Most important, BYOF. You will probably bring snack foods to munch on while you drive, so just make sure youre loaded with snacks that are easy to eat in the car, travel well, and of course, meet your dietary restrictions (and dont forget the paper towels or wet wipes!).
    Flying, cruising, and riding the rails: Theres less flexibility in how and where you can eat when youre at the mercy of a commercial airliner, ship, or train—but you still have a number of options. Many commercial airlines offer a selection of specialty meals, including gluten-free ones. Be careful, though, and read the labels if the food has them, because sometimes our gluten-free meals have come with fluffy, doughy bagels (that obviously arent gluten-free). If mistakes are made, dont be mad. They tried, and at least they considered having a gluten-free meal as an option. Be glad they made the attempt, and consider writing a polite, gratuitous letter to the food supplier offering information on whats gluten-free and what isnt.
    These days, airlines restrict the number of carry-on bags, so youll have to be more efficient in packing snacks and meals for the flight. Snack items that you might include in a sack lunch usually make good take-along foods for the airplane.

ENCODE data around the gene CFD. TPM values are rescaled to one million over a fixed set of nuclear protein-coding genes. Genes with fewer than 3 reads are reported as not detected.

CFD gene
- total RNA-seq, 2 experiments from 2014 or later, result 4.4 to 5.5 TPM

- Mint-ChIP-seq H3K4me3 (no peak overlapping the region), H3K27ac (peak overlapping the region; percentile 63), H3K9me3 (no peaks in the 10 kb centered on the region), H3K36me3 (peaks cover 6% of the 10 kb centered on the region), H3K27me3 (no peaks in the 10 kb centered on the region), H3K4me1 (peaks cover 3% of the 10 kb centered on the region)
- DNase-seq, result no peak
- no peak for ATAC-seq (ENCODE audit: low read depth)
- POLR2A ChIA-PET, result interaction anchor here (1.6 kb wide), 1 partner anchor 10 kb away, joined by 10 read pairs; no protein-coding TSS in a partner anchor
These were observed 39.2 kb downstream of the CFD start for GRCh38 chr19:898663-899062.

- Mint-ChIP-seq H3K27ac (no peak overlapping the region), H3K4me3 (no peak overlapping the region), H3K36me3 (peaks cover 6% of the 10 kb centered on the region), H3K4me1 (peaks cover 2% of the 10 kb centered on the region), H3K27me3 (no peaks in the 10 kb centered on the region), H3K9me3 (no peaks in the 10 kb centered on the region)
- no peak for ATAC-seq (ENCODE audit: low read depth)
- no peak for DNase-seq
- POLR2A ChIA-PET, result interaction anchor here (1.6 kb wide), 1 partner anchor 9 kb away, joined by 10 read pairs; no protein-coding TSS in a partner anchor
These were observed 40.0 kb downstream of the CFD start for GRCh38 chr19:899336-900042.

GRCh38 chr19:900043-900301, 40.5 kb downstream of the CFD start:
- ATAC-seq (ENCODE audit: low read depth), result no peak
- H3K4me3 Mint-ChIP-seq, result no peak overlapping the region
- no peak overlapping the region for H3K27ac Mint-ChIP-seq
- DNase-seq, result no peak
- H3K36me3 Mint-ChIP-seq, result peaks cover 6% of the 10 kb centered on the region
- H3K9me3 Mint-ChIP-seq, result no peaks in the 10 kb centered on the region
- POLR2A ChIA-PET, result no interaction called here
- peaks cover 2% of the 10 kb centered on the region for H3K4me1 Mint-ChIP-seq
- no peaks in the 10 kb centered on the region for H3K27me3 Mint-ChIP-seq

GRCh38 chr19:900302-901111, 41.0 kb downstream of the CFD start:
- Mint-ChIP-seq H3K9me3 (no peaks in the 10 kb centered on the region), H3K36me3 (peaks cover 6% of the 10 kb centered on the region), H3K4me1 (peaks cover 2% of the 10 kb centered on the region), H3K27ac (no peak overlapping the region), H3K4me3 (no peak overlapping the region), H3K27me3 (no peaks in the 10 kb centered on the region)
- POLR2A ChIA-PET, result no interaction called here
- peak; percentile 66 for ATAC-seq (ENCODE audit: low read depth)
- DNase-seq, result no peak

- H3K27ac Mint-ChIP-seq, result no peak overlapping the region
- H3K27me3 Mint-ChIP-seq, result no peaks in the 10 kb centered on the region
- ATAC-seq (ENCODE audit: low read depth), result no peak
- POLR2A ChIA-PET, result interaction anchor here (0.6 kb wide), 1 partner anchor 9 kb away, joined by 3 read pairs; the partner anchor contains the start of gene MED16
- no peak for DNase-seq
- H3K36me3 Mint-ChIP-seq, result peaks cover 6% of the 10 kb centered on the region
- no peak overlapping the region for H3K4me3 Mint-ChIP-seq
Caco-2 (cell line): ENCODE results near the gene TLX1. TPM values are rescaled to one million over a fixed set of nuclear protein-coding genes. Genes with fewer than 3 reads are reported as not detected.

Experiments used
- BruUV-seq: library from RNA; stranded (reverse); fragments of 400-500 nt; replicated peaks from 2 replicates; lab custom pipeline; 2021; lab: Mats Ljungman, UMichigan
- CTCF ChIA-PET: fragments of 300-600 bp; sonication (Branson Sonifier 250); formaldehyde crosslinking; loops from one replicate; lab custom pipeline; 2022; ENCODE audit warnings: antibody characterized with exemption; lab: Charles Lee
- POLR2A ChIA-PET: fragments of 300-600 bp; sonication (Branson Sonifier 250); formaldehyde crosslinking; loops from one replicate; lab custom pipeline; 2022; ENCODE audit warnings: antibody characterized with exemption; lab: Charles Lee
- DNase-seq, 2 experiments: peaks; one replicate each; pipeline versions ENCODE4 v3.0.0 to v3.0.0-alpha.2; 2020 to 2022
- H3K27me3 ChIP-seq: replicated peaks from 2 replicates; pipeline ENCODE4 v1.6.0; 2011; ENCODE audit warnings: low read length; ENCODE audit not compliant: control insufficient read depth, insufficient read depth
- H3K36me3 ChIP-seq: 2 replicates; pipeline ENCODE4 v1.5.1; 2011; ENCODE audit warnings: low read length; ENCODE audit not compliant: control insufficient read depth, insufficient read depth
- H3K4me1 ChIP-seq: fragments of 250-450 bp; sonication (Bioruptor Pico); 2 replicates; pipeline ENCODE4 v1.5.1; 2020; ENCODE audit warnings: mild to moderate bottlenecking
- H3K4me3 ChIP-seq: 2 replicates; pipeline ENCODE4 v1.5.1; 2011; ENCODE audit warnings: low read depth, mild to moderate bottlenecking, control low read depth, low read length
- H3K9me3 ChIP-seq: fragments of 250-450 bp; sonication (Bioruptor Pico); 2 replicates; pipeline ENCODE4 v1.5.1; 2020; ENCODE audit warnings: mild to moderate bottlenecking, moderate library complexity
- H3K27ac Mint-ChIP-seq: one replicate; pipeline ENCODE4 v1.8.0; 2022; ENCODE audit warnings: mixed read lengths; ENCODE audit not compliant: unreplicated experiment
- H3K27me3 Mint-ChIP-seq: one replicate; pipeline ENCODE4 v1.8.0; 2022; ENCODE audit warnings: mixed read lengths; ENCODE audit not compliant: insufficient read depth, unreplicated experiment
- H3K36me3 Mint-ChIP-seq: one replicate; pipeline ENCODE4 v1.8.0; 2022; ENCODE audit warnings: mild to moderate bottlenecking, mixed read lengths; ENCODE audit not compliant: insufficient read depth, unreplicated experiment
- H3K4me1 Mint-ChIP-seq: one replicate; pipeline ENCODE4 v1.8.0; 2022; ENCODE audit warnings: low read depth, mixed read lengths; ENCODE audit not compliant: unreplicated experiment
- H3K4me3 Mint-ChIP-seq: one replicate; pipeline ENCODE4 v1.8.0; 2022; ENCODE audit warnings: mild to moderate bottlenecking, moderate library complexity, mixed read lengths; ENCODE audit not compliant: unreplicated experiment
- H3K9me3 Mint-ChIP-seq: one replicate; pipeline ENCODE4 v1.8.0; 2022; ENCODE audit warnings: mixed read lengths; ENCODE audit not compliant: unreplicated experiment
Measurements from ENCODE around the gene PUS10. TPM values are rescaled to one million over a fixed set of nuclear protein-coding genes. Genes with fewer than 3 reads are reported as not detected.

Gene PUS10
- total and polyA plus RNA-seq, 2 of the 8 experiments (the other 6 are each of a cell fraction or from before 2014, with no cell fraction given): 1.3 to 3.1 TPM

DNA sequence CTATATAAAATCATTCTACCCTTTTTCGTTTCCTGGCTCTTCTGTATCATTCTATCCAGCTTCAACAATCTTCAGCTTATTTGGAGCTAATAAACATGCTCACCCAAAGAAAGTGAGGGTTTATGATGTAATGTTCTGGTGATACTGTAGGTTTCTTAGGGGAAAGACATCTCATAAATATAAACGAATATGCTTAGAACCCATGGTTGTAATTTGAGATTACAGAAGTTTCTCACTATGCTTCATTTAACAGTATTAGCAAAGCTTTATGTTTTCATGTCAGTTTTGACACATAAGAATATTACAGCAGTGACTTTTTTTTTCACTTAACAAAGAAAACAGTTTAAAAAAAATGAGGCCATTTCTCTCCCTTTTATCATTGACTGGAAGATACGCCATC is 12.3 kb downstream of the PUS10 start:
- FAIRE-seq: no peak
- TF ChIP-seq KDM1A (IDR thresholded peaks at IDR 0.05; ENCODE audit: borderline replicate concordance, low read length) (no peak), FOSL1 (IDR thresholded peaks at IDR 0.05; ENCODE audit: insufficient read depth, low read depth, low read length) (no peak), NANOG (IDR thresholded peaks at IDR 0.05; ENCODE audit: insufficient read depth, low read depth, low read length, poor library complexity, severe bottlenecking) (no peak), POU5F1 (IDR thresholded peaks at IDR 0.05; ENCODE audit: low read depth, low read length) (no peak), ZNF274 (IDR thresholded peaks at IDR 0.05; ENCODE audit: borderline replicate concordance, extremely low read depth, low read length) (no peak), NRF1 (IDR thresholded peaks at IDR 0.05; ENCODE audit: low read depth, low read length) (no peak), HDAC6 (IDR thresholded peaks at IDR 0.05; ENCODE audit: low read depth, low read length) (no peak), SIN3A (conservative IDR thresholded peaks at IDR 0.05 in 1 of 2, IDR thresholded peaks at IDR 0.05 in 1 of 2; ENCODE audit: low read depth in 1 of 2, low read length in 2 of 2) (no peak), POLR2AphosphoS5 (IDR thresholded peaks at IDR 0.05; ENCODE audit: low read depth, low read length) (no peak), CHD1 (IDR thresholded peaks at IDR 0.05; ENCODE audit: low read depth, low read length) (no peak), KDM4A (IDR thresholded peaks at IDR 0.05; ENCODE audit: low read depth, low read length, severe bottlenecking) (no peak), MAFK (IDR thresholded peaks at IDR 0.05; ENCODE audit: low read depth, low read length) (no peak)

Cruise ships always have executive chefs. Theyre accustomed to accommodating restricted diets, some of which can have dangerous consequences if mistakes are made, so they take the subject very seriously. By contacting the administrative offices of the cruise line several weeks in advance, you can arrange for the chef to provide you gluten-free meals throughout your cruise.
    Trains are tougher, since most of the foods found in café cars are usually along the lines of packaged sandwiches, croissants, pastries, and other oh-so-not-nutritious goodies. I highly recommend bringing food on the train, and not just because of your restricted diet, if you know what I mean.

    Danna Korn
    This article originally appeared in the Summer 2002 edition of Celiac.coms Scott-Free newsletter.
    Copyright © 2002 Scott Adams. All rights reserved worldwide.